Friday, July 15, 2016

Random thoughts about Pokemon Go

Pokemon go and its eminent arrival was not on my radar. I am not a big video game, pokemon, or mobile games fan. My colleague mnetioned how his students were so distracted the day Pokemon was unveiled and I got curious.

Got the app. Signing in process wasn't so smooth. App crashing I guess makes it more alluring as it alludes to millions of users who are trying to get in at the same time. More alarming was the app asking access to email, camera, photos, and many other things that I did not feel comfortable with. I always feel uneasy in the begining and then aquiesce depending on how badly I want the app.

The avatar options wwere the next frustrating thing. Man/woman? woman. Pink or purple? curvy body  or .... Nope just that. So now I am a voluptuous pink wearing woman/girl that I do not identify with. 

The other struggle when I finally got in was that I remembered about the game only when I had a minute free at my table rather than when I went out for a walk. I quickly learned without  anybody teaching me that the poke stops when flicked give pokeballs. Throw pokeballs at different creatures appearing to catch them. Figured out about the egg incubator after I caught 3 eggs. Had to keep telling myself to be careful about dialogues like - my eggs haven't hatched yet or I have 2 eggs in the incubator. Then heard a male colleague saying the exact same thing. How wonderful it must be to not worry about that sounding weird or creepy.

My colleague's kid explained the rest of the game mechanics what to do with the pokemons after you catch them, the candy, the fairy dust, powering up etc. The game still doesn't make much sense to me. People keep talking about the social experience. I reached level 5 just now so the in app social experience has elluded me till now. Some of my friends shared their experience playing pokemon go with their colleagues, knowing them better, finding landmarks in the neighborhood or on campus that they were not aware about. My experience has been limited to a nod or smile or look of acknolwedgement from strangers on the sidewalk who were playing Pokemon go and clearly identified that I was playing too. I know the pokemons my colleagues caught, the level they are on, the type of mobile phone they have but not much else has come out of those interactions. Except of course the discuncerting exchange with a colleague during a work related conversation, "Devayani don't move I am trying to catch a zubat on your face".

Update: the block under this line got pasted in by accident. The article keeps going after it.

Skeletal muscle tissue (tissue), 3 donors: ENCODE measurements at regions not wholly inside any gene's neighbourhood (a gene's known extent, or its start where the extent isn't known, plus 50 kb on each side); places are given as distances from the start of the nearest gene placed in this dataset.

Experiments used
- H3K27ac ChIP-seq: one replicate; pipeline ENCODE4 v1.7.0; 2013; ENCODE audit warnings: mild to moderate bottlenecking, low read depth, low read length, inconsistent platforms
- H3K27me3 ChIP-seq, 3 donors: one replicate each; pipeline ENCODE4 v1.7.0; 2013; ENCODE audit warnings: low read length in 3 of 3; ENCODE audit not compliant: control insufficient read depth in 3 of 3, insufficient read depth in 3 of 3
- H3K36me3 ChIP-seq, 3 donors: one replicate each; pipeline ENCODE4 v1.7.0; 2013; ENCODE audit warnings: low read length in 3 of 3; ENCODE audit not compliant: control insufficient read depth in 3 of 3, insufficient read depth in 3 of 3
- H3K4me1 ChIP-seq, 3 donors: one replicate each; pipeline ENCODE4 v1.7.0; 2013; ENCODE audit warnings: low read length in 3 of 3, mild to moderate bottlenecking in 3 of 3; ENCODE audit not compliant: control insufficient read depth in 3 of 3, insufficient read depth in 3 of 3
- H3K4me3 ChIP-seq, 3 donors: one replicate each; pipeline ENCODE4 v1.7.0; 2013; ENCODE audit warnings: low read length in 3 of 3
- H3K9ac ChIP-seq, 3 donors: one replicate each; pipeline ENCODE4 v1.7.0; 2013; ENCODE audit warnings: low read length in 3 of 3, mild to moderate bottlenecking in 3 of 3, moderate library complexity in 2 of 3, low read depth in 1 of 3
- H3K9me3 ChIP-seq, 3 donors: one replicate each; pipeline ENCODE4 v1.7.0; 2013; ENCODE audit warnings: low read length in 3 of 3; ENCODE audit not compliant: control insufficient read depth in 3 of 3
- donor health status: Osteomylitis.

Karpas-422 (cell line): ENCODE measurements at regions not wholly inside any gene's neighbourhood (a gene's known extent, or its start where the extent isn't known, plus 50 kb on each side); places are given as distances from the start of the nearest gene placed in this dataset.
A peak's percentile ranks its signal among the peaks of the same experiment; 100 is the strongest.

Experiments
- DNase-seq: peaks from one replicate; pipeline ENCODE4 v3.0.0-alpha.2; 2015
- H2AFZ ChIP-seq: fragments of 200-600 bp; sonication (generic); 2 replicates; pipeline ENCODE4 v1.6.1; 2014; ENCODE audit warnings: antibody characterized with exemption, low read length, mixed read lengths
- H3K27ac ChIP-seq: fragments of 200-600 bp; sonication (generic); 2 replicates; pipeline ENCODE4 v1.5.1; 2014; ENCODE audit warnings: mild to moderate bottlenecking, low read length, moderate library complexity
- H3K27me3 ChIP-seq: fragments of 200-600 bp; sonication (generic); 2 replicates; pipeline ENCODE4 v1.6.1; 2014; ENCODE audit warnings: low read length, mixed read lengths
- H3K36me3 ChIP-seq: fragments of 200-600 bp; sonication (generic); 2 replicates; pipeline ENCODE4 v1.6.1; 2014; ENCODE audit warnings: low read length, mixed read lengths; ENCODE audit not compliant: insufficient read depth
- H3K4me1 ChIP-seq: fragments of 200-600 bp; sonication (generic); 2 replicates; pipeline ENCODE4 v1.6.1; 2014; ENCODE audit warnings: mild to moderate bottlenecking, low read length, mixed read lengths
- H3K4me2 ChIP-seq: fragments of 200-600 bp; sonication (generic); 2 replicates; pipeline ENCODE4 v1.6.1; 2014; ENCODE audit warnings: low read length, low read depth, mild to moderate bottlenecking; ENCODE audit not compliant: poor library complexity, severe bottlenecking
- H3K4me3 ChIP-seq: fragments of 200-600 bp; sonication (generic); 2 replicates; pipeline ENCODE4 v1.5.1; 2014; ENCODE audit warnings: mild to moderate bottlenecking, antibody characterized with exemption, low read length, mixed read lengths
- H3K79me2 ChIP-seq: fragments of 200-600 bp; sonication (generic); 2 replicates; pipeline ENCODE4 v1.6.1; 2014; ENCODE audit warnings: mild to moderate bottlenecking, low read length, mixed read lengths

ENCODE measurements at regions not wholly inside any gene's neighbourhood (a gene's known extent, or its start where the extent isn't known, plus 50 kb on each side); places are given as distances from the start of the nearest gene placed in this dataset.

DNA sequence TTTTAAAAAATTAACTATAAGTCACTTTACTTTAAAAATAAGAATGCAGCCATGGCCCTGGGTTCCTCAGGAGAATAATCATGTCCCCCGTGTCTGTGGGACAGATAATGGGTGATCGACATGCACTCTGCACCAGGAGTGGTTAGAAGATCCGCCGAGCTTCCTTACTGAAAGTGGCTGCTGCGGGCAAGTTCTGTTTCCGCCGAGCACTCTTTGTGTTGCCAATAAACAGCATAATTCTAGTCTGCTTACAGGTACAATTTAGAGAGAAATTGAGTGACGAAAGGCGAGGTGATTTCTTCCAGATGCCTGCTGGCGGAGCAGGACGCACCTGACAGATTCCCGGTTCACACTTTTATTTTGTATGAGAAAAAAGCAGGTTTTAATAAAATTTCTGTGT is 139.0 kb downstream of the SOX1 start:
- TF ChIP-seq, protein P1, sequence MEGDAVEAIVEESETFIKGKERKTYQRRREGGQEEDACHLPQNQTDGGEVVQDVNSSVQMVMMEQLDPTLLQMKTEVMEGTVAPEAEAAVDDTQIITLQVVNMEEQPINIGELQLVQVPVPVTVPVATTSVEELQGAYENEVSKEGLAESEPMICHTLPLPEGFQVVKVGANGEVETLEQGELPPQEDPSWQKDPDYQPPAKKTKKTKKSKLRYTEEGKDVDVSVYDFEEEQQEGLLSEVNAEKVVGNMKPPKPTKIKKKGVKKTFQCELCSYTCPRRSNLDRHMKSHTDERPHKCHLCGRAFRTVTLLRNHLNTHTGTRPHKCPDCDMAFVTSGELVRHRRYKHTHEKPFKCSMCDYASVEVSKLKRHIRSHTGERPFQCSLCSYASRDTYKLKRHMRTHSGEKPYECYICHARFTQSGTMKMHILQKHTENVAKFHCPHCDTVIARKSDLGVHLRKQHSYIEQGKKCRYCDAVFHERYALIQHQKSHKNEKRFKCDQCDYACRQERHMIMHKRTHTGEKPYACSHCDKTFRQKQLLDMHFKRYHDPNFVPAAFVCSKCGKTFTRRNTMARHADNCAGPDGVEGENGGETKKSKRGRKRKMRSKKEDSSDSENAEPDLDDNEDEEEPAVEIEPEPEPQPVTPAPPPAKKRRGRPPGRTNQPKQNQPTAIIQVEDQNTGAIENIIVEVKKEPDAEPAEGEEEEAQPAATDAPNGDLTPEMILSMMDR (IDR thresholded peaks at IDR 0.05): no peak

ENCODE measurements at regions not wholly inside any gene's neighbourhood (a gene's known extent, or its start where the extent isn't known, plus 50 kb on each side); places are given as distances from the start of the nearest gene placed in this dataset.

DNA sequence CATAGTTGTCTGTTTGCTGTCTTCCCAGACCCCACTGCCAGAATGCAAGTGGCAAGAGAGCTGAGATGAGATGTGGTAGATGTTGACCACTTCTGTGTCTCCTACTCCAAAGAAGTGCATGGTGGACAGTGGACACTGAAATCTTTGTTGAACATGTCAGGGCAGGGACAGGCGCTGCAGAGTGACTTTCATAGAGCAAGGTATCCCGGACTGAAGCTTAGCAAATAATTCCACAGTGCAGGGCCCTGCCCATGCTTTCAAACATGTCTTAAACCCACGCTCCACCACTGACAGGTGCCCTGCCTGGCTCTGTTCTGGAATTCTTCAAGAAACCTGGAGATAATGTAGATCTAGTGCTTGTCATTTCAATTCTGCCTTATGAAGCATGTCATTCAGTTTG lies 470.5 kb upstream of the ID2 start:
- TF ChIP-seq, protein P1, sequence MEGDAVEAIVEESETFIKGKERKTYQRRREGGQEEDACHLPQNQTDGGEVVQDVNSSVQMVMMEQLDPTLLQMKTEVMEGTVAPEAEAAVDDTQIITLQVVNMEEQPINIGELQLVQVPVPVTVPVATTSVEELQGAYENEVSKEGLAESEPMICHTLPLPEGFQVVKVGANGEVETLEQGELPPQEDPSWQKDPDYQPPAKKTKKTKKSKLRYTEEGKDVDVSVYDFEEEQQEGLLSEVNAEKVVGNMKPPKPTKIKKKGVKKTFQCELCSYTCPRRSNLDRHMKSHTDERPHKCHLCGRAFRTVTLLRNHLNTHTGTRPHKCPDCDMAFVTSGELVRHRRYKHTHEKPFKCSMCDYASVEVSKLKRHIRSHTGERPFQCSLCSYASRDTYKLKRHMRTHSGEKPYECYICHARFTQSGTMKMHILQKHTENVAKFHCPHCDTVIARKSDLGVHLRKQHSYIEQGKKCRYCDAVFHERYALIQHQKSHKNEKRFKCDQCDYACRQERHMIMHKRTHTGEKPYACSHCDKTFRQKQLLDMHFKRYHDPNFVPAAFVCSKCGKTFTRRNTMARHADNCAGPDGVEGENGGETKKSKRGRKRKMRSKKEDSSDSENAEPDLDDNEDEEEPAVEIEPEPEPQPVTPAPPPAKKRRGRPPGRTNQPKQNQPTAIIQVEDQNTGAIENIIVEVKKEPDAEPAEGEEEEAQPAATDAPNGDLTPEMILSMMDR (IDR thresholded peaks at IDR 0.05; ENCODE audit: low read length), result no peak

More fulfilling has been the experience of the Pokemon Syllabus google doc shared on AIR listserv. The doc was created by Adrienne Massanari this morning and already has about 11 pages of relevant literature shared by 40+ people on topics such as location-based mobile gaming, AR & Public Spaces, apps, wearable tech, legalities/policy, and links to news articles on pokemon go. 





 

Sunday, December 29, 2013

Where are you from?

Where are you from?

I am always stumped by that question. What does it really mean? where was I born? where was I before being here right now? What is my 'ethnicity'? What is my nationality?

Some part of why I am stumped, comes from the fact that I myself do not know where I fit. What label most fits me or who do I talk for when I say 'we'. It also comes from a place where I do not like people to try and place me as an X without really knowing me or wanting to know me.

In India my mother was always asked the question, what is your maiden last name. Our family name did not clearly carry any cast connotation. The query for maiden last name was actually asking which cast/sub-cast she was. I find the question, where are you from, similar to such questions. It is basically asking the question, 'are you of us or that other grouping?' or 'I can hear in your accent or see in your coloring that you are not of us so where can I fit you so that I know who you are.'

I have always liked to be eclectic and the question where are you from forces me to side with one or the other of the many places, people, 'cultures', traditions, schools of thought that I like to associate with, feel comfortable with or take pride in being part of. 

Saturday, November 30, 2013

Providence Firsts

Providence hosts an event every third Thursday named Gallery night. On October 21st I went for one of the tours offered as part of this event. We had a guest guide for this tour Michael Carroll, the docent of the John Brown House Museum in Providence. It was the most remarkable introduction to Providence and Rhode island. Micheal talked about a lot of firsts that can be attributed to the area.

One very important event was burning of the Gaspee as the event leading to the declaration of independence rather than the Boston tea party that I learned about in school (in India) learning about American Independence.

The Gaspee Day committee has been arranging various events to acquaint the public with an event that is as much a part of the national heritage as Paul Revere's ride and the Battles of Lexington and Concord. The Burning of the Gaspee was the first link in the chain of events that led directly to the Declaration of Independence.

A short description from the Gaspee Day committee website: